07 Nov A Tax Guide for Christmas Parties and Gifts
With Christmas just around the corner, many employers are gearing up to host their annual Christmas parties or give gifts to their employees. Before doing so, it is important to consider and understand the tax and National Insurance implications that come with these festive gestures.
Are staff Christmas Parties and Events exempt from tax?
If you are planning a Christmas party for your employees, it can be exempt from tax, but only if it meets specific criteria.
- The event must take place on an annual basis.
- It should be open to all your employees, regardless of whether they attend or not.
- To qualify as tax-free the cost must not exceed £150 per head. This limit applies to a single event or multiple events throughout the tax year providing the combined cost does not surpass £150.
- If your business has multiple locations, an annual event that is open to all staff based at one location is still considered exempt. Separate parties for different departments are also tax-exempt, provided that all employees can attend at least one of them.
However, should you choose to host one or multiple events within a tax year where the combined cost exceeds the £150 limit or does not meet the criteria, you will have to report it either through your payroll on the employees’ P11D or use a PAYE Settlement Agreement (PSA). The PSA allows the employer to report the event to HMRC and pay the tax and NIC due to HMRC. If you would like advice on how to set up a PSA agreement, then please do not hesitate to contact us.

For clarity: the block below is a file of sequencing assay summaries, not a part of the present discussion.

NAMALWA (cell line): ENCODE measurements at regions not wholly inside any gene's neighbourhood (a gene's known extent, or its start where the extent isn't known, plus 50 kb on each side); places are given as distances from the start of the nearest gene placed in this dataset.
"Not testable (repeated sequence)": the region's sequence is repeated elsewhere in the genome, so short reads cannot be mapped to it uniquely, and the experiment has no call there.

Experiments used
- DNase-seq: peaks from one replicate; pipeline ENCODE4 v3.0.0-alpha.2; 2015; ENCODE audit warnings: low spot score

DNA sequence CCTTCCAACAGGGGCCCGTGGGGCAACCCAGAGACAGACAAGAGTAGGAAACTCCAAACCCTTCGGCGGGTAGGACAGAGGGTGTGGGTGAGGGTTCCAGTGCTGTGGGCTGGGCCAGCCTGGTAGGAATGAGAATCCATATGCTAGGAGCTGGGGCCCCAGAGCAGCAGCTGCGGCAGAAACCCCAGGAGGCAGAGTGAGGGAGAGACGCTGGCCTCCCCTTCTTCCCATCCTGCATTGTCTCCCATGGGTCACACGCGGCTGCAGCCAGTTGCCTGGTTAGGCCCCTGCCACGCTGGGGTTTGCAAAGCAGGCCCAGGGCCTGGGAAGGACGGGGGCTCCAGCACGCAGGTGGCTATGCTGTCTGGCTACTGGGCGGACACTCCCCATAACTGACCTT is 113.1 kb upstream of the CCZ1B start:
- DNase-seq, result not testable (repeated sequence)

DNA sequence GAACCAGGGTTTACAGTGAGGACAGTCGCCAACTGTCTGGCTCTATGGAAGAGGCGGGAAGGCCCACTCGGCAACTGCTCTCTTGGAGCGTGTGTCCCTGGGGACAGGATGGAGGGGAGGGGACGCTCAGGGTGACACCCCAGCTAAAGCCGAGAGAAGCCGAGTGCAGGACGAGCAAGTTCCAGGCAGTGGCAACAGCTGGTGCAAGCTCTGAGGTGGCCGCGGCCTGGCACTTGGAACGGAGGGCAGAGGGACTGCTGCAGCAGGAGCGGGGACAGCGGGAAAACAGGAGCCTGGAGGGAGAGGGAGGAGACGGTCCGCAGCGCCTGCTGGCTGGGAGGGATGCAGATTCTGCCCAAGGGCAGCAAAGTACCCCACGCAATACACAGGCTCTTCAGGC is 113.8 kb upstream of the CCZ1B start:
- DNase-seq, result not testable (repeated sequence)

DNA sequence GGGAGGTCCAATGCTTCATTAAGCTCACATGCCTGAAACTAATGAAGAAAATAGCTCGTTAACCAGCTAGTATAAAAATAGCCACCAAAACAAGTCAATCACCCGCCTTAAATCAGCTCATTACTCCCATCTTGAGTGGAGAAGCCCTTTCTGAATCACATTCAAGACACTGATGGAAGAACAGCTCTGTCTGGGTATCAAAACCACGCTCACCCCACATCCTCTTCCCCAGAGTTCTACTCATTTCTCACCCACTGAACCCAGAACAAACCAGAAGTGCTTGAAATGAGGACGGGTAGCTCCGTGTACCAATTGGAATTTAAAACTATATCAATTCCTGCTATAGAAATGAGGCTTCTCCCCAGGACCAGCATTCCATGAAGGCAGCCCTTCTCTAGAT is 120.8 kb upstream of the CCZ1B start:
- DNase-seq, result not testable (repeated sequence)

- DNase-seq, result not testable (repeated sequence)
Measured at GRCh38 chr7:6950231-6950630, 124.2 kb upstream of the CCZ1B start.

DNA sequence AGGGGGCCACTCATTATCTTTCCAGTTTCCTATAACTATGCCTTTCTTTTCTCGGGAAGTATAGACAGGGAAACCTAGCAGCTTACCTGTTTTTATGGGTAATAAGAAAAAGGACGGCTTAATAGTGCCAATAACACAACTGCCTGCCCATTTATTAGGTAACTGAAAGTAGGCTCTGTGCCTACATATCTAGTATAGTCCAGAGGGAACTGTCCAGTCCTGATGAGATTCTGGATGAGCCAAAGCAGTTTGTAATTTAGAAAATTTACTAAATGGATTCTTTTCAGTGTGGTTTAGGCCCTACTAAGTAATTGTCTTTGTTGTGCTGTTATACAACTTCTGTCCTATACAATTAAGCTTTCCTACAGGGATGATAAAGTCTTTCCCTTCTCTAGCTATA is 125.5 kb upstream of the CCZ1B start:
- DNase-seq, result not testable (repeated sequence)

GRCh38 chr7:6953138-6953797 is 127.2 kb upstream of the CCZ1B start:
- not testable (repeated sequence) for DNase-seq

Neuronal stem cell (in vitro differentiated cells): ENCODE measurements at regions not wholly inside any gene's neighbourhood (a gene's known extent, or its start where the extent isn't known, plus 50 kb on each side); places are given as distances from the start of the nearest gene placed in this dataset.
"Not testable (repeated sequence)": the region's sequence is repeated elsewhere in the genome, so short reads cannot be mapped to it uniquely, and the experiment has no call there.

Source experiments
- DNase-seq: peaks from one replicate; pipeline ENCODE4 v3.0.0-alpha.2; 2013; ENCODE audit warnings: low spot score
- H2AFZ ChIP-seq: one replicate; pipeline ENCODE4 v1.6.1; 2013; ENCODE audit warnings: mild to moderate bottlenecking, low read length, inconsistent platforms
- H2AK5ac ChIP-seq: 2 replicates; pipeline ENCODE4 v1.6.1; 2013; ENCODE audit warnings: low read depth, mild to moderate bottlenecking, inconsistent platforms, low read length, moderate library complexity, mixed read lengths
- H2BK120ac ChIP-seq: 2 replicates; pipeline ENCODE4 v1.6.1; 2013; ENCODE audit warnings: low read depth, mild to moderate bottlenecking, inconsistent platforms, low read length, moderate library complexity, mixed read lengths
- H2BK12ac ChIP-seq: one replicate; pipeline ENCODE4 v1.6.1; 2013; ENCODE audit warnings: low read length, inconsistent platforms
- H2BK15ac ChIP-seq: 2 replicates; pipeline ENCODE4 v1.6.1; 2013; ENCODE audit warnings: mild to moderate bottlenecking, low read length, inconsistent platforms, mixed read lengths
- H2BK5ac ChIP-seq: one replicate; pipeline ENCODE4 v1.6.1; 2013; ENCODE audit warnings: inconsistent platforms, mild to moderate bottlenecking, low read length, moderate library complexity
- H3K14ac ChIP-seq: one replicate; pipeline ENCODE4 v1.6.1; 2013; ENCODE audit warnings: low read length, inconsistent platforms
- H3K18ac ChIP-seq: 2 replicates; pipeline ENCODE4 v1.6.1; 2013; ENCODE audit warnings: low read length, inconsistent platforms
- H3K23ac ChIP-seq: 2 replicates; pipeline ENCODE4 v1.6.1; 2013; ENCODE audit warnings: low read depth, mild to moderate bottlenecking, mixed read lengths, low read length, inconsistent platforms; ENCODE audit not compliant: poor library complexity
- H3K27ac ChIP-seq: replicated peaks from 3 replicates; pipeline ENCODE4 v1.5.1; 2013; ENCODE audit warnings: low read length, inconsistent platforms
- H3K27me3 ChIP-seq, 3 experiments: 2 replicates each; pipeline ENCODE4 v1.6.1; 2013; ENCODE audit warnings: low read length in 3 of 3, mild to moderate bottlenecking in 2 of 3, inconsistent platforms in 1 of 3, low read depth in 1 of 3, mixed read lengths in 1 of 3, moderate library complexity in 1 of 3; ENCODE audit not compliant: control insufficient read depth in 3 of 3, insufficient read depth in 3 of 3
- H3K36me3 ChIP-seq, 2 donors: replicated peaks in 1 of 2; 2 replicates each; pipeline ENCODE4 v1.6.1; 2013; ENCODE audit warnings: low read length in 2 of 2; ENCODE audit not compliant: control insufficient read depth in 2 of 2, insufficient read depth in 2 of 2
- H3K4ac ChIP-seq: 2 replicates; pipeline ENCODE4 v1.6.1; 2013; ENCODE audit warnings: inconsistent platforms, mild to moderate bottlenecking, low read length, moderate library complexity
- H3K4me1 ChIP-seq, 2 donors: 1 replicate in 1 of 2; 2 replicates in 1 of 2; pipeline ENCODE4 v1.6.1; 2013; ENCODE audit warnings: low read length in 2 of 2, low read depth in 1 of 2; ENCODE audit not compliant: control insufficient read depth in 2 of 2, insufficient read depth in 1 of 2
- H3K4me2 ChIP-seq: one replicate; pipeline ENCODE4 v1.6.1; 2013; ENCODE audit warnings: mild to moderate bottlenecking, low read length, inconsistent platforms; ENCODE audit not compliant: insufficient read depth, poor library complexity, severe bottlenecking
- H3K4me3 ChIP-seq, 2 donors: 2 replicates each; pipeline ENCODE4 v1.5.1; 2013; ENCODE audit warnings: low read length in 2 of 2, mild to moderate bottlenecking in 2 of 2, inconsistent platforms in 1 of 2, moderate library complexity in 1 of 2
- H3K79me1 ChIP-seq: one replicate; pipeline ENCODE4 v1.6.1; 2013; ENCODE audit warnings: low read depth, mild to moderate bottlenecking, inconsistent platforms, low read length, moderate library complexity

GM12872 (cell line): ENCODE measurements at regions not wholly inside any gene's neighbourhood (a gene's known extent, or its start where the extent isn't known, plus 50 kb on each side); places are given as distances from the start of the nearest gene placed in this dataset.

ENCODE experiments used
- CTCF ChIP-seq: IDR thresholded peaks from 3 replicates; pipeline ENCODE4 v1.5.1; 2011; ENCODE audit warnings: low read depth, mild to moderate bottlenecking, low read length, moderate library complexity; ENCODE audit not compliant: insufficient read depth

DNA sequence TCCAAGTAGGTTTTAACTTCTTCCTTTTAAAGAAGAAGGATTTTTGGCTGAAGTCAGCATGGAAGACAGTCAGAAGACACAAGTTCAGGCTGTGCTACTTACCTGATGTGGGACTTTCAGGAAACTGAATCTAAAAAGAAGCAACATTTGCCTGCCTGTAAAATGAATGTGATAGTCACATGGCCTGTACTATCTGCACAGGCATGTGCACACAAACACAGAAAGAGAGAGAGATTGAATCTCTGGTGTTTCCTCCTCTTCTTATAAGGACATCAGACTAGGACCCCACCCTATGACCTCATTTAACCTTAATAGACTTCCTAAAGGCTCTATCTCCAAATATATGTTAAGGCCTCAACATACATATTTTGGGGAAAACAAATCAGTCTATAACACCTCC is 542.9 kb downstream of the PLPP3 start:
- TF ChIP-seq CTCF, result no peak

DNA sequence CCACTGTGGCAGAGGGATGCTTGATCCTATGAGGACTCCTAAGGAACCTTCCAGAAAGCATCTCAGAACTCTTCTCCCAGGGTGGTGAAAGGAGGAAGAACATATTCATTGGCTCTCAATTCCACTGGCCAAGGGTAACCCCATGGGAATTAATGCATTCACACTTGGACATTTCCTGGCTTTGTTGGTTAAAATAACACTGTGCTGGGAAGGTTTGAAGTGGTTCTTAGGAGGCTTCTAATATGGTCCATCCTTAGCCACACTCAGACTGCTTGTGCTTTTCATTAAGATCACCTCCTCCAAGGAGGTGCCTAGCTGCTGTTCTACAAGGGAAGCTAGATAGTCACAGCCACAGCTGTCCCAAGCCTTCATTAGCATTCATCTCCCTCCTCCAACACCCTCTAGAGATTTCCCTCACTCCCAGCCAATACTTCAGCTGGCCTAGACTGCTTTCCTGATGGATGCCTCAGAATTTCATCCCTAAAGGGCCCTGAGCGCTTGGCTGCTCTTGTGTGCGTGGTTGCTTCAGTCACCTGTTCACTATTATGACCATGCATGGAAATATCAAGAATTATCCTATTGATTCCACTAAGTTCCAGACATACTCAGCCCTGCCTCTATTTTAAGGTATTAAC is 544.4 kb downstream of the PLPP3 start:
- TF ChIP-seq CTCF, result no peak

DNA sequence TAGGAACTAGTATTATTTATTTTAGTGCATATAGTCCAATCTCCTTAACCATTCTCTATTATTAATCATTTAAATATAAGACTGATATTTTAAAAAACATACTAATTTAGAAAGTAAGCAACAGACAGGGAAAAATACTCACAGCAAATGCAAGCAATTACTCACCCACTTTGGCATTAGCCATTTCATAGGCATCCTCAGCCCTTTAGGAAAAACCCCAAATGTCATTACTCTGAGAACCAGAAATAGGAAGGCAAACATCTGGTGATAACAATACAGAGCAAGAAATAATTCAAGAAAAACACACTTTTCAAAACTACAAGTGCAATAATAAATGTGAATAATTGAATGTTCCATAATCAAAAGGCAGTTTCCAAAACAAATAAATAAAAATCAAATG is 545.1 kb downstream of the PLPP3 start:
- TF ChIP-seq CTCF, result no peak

Are staff Christmas gifts taxable?
As an employer, you might wish to give your employee a Christmas gift such as hampers, bottles of wine or non-cash retail vouchers. These gifts could fall under the trivial benefit in kind exemption, provided they meet certain criteria:
- The gift should not be in the form of cash or a cash voucher, such as a Christmas bonus.
- The total cost of the gift, including VAT and delivery, must not exceed £50.
- It should not be given as part of a contractual agreement or as a reward for services performed as part of an employee’s job duties.
If all of these conditions are met, neither the employer nor the employee will incur tax or NIC liabilities. However, in cases where these conditions are not met, the gift will be taxable and subject to NIC.
Spreading Christmas cheer among your employees is a fantastic gesture, but it’s crucial to be aware of the tax implications to ensure you are compliant with tax regulations. For more information on the tax implications of Christmas parties and gift-giving contact our payroll manager, Geoff Campbell, by emailing email@example.com or call 01573 225082.